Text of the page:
Freshwater (fw) pearls are solid nacre pearls (at least so far), so one does not have to be able to judge how thick the nacre is. If a pearl has faults, like bands or blemishes, they are easily visible to 20/20 vision. If the luster is good or dull, it is obvious. Fw pearls may be treated to improve their color. Fw pearls come in silver, pink, peach, blue, green, peacock, black and more colors. I saw mauve and lavender. Some pearls are not color treated and these are usually advertised as natural colors.
Freshwater pearls are like putty in the competent hands of the Chinese growers. The Chinese were the first to culture fw pearls many centuries ago, when they put little Buddha shapes inside clam shells to get coated with nacre. In just the past few years the Chinese pearl farmers have gone from producing little rice pearls to perfecting a variety of shapes, including round. This year’s crop has more round pearls than ever. The sizes are climbing -9 and 10 mm were common and even up to 13mm were available!
Just wait, the big, round, white, ones are coming out too. Look for up to 20mm baroques followed in a few years by perfected round ones to simulate Tahitian and South Sea pearls at a fraction of the cost! I bought a fairly roundish strand of 13mm black fw pearls- for $10! They have a wonderful iridescence, like an oil slick. They do a good job of being faux Tahitian. The surfaces are bumpy and rough. There are a few little holes in the nacre with more black nacre underneath. The pearls look a little distressed, more like the Kasumi fw pearls than Tahitian, except for color. Even without pretensions to being Tahitian, this strand is still an interesting experiment and fairly reeks of what is to come.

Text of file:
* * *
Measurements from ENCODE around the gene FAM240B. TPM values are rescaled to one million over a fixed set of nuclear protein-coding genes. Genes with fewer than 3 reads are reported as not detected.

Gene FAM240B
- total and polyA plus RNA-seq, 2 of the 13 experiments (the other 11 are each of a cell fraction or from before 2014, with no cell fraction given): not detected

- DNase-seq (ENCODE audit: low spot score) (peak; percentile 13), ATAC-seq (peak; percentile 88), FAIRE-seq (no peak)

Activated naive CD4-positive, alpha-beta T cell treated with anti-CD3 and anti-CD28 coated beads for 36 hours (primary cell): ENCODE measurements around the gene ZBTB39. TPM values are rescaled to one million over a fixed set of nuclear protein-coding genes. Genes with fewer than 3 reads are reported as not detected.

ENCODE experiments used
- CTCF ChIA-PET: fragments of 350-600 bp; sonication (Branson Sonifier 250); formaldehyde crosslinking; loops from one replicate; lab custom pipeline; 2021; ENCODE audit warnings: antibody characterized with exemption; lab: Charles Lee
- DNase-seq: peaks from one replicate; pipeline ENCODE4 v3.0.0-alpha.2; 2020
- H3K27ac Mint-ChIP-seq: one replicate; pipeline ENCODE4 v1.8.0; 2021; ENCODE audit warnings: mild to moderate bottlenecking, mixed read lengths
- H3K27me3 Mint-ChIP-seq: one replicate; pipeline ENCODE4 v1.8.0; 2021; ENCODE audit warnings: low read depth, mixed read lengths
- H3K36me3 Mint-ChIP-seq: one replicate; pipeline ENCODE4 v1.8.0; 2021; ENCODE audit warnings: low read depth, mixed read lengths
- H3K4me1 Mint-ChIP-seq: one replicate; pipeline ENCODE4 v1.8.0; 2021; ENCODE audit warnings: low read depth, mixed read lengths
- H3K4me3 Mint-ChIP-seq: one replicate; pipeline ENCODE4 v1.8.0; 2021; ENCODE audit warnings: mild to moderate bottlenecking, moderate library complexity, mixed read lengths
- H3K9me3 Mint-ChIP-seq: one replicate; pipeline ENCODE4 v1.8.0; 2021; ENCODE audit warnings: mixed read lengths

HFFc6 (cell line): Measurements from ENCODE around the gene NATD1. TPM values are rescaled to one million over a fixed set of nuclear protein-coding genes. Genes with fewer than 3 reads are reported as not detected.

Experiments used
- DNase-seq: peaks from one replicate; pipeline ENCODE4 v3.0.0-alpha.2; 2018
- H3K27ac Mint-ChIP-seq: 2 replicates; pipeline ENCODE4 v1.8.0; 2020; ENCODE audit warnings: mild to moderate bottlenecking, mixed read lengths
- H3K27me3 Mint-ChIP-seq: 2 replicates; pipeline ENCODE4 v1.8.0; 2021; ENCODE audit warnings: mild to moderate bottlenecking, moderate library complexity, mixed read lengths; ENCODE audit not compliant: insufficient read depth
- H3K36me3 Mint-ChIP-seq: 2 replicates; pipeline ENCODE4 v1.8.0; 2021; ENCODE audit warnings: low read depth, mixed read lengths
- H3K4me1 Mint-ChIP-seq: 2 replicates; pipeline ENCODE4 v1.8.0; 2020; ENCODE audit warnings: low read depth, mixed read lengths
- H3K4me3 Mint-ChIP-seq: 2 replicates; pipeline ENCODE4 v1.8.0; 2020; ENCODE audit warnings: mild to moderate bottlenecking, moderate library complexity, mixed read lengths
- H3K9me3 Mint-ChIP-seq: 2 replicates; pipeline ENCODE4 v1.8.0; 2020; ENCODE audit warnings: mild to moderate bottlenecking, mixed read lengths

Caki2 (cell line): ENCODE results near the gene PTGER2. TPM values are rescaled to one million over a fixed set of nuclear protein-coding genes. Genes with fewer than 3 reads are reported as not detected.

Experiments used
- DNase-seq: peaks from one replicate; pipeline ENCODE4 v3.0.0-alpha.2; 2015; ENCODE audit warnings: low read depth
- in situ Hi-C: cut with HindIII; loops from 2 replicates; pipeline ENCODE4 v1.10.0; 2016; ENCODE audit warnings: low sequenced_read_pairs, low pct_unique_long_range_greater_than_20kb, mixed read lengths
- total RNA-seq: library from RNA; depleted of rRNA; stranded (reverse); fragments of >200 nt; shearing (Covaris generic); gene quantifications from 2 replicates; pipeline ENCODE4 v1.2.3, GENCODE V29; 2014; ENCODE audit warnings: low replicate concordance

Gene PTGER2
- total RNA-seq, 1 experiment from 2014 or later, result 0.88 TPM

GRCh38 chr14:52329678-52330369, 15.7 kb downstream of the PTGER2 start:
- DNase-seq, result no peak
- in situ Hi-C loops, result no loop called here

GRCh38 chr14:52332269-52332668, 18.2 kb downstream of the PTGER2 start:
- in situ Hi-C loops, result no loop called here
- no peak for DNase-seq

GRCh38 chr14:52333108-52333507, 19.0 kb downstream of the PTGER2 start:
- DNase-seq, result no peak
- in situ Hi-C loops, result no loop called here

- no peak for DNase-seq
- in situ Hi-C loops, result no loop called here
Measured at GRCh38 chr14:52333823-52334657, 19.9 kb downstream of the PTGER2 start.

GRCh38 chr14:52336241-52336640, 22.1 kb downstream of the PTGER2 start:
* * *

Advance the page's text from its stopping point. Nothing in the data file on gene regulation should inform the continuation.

This year’s fw pearl crop has higher luster than ever. I saw so many pearls in booths at the trade fairs with luster as good as my Akoyas, I lost track at about 150 - and I only saw part of the show! The question is no longer can one get round pearls with the best luster, but how much do you want to pay, because prices vary widely. The folks who carry freshwater, Akoyas, south sea and Tahitian pearls tended to be higher priced than the booths that sold FW only.
But round high luster pearls is just the top of the fw pearl heap. The button shapes have also been perfected in their iridescent effect. There are cross shapes, pillow, rondelle, oval, and tiny seed beads as well as the omnipresent “potato” I also saw a shape called “nugget” , teardrops and I probably missed a few more shapes.
The Fw pearl market encompasses more than the fine jewelry trade of finished necklaces, earrings and bracelets, it has exploded onto the crafts scene and inspired a whole new wave of beaders who mix the fw pearls with an array of other kinds of beads. FW pearls look good with any other kind of bead, stone, wood, glass, metal, pearls go with everything. This is a natural market for the Chinese and they have shown tremendous growth and creativity in developing it, especially in the last 10 years. Freshwater pearls truly are for everyone!